Local economy faces mounting risks – Kavari



The Namibian economy faces significant downward pressure, as signs of a downward trend were confirmed by growth figures released last week by the Namibia Statistics Agency (NSA). In their latest statistics the agency revised growth down to 5.3 percent for 2015, from an initial reading of 5.7 percent and much lower than the 6.5 percent posted in 2014.

“Mirroring the crippling drought conditions across the country, and the southern African region, coupled with the outbreak of foot and mouth disease in the northern communal area in 2015, agricultural production fell sharply. Production contracted by 10.3 percent in 2015, having recovered by 11.1 percent in 2014 from the devastating drought of 2013,” said Suta Kavari, investment strategist at Capricorn Asset Management, which is part of the Bank Windhoek Holdings Group.

In an analysis of the latest figures, Kavari points out that although still in negative territory at -0.3 percent, mining production rebounded from the 6.3 percent contraction recorded in 2014.
“The marked improvement in mining can be attributed to the ramping up of production at B2Gold’s Otjikoto gold mine and Weatherly’s Tschudi copper cathode mine. Gold and copper production increased by 163.4 percent and 37.4 percent in 2015, respectively, compared to 20.8 percent and 3 percent posted in 2014,” Kavari noted.
He added that the solid performance of metal ores was offset by a fall in diamond production.
“The continued slowdown in the global economy, particularly in major markets for diamonds, led to a slump in global diamond production. Last year, De Beers cut its production and lowered prices in response to the weak market fundamentals for diamonds,” he noted.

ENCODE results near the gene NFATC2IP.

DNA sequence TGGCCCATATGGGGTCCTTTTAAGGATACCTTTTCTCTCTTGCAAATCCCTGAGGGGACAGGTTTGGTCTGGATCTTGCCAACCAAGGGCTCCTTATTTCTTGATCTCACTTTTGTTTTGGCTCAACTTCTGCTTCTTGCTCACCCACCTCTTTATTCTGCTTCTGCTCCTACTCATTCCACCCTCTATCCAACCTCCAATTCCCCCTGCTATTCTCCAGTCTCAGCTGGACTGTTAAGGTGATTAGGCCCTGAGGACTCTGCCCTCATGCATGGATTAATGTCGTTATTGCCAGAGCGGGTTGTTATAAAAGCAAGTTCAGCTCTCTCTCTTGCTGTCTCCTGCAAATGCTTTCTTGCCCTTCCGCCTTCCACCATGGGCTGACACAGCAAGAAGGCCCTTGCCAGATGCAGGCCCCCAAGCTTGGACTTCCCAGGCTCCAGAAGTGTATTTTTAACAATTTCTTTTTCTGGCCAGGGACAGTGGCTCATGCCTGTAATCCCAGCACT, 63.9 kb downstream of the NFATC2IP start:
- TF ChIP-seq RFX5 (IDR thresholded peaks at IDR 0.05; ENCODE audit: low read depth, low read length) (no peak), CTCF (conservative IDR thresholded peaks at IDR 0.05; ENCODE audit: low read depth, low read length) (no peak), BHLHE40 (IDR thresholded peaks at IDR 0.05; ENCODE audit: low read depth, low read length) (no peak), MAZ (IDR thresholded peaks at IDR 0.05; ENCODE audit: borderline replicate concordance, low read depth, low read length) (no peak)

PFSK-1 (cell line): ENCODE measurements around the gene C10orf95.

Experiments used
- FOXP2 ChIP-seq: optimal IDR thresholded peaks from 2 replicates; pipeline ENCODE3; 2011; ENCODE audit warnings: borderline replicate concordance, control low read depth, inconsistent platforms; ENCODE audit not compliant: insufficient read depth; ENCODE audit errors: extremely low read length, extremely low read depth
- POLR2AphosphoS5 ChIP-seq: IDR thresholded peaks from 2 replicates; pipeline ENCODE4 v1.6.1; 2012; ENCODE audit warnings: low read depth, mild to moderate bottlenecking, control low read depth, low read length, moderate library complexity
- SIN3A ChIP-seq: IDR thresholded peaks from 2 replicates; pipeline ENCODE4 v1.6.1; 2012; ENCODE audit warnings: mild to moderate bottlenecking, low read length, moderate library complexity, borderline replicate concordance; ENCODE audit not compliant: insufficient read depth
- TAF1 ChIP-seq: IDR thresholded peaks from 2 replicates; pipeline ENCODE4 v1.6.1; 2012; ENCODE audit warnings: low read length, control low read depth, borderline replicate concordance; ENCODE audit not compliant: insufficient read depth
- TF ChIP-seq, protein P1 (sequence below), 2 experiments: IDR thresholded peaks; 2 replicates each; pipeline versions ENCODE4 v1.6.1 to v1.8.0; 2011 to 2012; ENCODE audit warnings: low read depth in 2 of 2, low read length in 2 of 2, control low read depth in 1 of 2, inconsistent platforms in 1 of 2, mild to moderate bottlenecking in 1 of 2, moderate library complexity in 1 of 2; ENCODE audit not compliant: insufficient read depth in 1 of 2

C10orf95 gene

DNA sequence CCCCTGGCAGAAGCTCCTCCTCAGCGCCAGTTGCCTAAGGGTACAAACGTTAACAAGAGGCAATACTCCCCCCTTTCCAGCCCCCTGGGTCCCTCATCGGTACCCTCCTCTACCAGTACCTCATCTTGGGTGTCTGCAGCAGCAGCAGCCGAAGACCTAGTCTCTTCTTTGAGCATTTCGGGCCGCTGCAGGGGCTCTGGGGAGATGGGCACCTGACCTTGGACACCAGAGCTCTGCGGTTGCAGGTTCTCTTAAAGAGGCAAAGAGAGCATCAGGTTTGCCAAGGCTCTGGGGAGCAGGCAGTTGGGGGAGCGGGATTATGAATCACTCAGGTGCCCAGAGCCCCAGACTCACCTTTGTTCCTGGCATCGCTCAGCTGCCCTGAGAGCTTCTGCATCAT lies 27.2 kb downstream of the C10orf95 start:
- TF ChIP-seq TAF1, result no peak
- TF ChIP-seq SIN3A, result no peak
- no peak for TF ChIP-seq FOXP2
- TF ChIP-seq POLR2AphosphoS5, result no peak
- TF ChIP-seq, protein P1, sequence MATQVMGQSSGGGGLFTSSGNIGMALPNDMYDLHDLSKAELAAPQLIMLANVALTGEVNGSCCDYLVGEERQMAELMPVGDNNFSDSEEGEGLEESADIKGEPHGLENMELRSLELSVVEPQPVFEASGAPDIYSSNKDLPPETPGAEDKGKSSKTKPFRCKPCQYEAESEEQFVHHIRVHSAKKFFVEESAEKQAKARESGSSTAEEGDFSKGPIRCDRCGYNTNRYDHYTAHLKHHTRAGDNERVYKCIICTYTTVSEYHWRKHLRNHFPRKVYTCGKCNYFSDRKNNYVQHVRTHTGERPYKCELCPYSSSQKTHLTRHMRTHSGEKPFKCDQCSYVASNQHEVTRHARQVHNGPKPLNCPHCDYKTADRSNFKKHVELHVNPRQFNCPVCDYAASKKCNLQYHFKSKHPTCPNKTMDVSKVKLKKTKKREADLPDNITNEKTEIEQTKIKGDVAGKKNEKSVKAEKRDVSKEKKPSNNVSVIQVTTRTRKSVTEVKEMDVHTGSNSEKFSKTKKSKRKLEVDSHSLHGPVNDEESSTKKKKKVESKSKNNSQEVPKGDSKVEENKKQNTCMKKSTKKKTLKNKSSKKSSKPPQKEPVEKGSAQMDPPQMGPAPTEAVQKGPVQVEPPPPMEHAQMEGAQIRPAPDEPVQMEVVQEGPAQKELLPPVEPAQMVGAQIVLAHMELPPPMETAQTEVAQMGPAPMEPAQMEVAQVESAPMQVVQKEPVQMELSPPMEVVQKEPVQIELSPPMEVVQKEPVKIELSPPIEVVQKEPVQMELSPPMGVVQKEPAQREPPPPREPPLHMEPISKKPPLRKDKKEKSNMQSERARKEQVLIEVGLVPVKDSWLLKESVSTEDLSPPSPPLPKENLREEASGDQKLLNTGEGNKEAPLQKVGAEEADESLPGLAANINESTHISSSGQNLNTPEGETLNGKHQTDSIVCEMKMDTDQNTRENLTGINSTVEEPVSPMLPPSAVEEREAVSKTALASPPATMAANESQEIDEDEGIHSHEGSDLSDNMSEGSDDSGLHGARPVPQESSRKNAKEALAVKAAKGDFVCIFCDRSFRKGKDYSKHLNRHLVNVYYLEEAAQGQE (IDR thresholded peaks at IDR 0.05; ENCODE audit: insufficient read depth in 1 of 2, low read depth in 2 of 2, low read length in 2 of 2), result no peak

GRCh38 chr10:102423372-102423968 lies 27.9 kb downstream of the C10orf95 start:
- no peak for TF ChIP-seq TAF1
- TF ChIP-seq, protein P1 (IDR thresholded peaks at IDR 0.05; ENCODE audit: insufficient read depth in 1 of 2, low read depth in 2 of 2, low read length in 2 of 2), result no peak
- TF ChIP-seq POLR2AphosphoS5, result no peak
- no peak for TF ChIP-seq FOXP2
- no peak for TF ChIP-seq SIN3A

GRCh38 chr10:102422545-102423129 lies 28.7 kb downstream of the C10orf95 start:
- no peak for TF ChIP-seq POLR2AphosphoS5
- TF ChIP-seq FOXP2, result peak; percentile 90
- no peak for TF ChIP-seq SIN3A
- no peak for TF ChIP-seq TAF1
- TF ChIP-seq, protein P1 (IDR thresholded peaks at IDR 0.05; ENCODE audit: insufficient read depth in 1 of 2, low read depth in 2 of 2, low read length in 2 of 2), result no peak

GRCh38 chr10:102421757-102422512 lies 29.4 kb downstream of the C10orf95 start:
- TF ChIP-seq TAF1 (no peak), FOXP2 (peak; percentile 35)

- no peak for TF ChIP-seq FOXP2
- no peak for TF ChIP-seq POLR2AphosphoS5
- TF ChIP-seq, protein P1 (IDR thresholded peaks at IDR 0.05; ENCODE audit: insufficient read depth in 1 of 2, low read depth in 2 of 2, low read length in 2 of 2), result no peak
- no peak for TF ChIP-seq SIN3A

Meanwhile, the construction sector, which has anchored growth over the past few years, slowed to 33.7 percent in 2015 from 42.9 percent recorded in 2014.
“With water supply remaining a challenge, as well as the real danger of Windhoek running out of water soon, the outlook for construction activity is very cloudy,” Kavari cautioned. He argues that water restrictions, tariff increases, the slowdown in government capital expenditure and the completion of several major construction projects would constrain activity in the sector.

Also, amid the economic woes in Angola another key driver of growth, the wholesale and retail sector recorded a slump in growth in 2015. Growth slowed to 5.7 percent in 2015, from 14.6 percent in 2014.
“The oil price plunge induced a sharp slowdown in Angola, leading to a massive slowdown in retail tourism, particularly trade in the northern regions. With oil prices set to remain depressed for longer, Angola’s economic meltdown is expected to continue and will inhibit growth in the domestic economy,” Kavari warned.
“Although the growth figures surprised to the upside and overshot our estimate of 4.5 percent for 2015, the reading confirmed the economy’s marked slowdown and points to a downward trend in economic activity going forward. The downside risks that the Namibian economy faces at the moment cannot be overstated, and they are mounting,” Kavari stated.

The investment strategist advised that households would continue to feel the pinch in the short- to medium-term, given the worrisome economic backdrop, particularly as rising inflation and higher debt servicing costs seriously erode disposable incomes.
“The mounting policy uncertainties will weigh heavily on investor sentiment and negatively impact foreign direct investments.
“The contractionary economic backdrop in South Africa also poses risks to the outlook for the domestic economy.
“The tighter monetary conditions and higher interest rates will also add to the muted growth outlook, while fiscal policy will turn much less stimulatory,” Kavari said.


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